Domestic Violence Restraining Orders
The most devastating area of practice in my family law practice is Domestic Violence. Whether you are the victim of domestic violence or you have been wrongfully accused of domestic violence. The implications are devastating emotionally and financially to the parties and children. A Domestic Violence Restraining Order has implications in child custody, spousal support and attorney fees.
California law defines domestic violence as any abuse or threats of abuse between individuals of a certain, even intimate, relationship. Domestic Violence laws are set forth in California Family Code Section 6200 et al. In order for Domestic Violence laws to apply in the Family law setting, there must be a relationship between the parties under Family Code 6211:
“Domestic violence” is abuse perpetrated against any of the following persons:
A spouse or former spouse.
A cohabitant or former cohabitant, as defined in Section 6209.
A person with whom the respondent is having or has had a dating or engagement relationship.
A person with whom the respondent has had a child,
A child of a party or a child who is the subject of an action
Any other person related by consanguinity or affinity within the second degree.
Domestic Violence occurs when there is abuse between person with the above-type of relationship, which are spelled out under California Domestic Violence laws.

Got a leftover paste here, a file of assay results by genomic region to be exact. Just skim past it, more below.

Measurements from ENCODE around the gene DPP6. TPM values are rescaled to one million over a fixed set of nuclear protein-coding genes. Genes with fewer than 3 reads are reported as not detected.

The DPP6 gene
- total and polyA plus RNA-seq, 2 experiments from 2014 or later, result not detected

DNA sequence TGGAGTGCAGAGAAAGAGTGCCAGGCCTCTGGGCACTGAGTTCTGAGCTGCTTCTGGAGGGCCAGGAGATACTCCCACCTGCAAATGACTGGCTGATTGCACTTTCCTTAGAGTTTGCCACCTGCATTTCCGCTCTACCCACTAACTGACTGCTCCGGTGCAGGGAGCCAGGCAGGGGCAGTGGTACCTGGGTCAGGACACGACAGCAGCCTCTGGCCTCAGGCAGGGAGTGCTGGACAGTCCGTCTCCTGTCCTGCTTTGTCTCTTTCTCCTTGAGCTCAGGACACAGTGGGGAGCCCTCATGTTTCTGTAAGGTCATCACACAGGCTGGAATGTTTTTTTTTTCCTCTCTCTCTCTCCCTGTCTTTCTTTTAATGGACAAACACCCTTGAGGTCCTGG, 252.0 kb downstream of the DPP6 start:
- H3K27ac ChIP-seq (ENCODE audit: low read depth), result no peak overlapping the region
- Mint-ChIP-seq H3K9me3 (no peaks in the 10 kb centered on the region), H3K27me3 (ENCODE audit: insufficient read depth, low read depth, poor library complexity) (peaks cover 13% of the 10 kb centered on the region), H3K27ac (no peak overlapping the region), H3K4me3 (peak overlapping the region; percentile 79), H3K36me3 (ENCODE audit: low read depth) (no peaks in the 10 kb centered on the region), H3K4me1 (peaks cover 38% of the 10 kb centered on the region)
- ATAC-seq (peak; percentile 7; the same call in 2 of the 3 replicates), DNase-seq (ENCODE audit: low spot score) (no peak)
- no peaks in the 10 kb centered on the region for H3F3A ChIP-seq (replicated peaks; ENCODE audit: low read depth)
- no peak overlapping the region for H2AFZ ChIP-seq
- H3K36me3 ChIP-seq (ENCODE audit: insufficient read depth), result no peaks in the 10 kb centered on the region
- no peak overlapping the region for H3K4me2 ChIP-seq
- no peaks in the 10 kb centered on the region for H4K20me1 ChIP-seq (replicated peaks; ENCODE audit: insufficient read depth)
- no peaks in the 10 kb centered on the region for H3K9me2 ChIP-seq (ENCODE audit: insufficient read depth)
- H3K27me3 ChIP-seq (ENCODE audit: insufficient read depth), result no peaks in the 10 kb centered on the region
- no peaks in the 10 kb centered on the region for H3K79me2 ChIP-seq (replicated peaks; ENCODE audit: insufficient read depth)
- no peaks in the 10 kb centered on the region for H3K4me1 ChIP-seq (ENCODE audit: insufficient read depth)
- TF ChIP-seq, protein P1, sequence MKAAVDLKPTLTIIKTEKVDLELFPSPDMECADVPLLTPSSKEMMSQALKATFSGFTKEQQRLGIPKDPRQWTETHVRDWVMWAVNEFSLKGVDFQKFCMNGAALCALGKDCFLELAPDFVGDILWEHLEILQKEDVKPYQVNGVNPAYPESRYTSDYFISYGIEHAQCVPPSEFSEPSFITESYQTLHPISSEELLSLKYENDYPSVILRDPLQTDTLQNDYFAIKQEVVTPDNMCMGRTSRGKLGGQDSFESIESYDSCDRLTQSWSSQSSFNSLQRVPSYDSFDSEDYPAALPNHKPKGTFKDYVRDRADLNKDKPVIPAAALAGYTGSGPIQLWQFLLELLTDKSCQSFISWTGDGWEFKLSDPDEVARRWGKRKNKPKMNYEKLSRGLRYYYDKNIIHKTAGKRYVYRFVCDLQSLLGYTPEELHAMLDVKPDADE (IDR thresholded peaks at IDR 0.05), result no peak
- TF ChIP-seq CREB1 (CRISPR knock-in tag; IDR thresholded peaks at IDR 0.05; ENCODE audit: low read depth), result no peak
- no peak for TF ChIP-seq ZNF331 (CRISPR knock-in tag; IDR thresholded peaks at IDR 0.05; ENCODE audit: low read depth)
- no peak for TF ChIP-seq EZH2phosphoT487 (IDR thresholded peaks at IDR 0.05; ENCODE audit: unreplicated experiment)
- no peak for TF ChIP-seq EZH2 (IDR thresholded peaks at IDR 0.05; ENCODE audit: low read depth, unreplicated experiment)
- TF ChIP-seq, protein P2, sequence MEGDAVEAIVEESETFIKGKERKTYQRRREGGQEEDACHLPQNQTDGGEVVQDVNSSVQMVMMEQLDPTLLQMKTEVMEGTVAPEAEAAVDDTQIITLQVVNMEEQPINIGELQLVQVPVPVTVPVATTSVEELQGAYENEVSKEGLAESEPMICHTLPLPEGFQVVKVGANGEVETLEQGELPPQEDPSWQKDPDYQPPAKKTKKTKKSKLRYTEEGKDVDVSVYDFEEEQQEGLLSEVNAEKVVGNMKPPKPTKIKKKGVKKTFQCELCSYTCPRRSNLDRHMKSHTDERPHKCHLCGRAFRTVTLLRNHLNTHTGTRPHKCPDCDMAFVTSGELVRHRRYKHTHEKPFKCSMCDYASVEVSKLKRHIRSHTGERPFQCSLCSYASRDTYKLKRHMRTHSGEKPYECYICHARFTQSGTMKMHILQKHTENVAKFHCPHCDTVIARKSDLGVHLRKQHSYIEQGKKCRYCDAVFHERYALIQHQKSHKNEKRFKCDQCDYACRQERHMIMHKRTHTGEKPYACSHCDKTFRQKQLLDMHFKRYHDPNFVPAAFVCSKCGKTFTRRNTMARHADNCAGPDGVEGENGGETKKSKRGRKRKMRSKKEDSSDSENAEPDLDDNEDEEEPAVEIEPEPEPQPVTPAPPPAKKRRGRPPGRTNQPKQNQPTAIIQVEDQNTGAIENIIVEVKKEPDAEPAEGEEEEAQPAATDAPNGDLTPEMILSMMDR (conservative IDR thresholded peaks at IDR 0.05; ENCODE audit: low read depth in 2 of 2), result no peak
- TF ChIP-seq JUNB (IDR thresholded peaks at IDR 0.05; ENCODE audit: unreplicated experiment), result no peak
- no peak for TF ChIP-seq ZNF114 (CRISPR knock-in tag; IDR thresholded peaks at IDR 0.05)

Domestic Violence Abuse: Family Code 6203 Defines "Abuse" under California Law. For purposes of this act, “abuse” means any of the following:
- To intentionally or recklessly cause or attempt to cause bodily injury
- Sexual assault
- To place a person in reasonable apprehension of imminent serious bodily injury to that person or to another.
- To engage in any behavior that has been or could be enjoined pursuant to Section 6320
Abuse is not limited to the actual infliction of physical injury or assault. It can also refer to intentionally scaring or stalking another person, or the act of preventing someone from coming or going freely. However, abuse does not have to be physical in order to be considered domestic violence. In fact, many domestic violence cases involve verbal abuse, emotional or psychological trauma and financial abuse.
In order to protect yourself and your loved ones, the Court can issue a domestic violence restraining order. Lisa Ramsey is an aggressive litigator and has twenty five years of experience on your side.
If the parties are unmarried, the first step is to file a Petition to Establish Parentage. In order to protect your rights as a parent it is important to be legally recognized as the parent of the child. The Court then has jurisdiction to establish child custody, child support and attorney fee orders. Orders the Court can grant are:
- Financial support from both parents
- Legal documentation identifying the child's parents
- Mother and Father's names on the child’s birth certificate
- Social security and Veteran’s benefits
- Access to family medical records and history
- Health and life insurance coverage
- Inheritance rights
- Parentage can be established by obtaining an order for DNA testing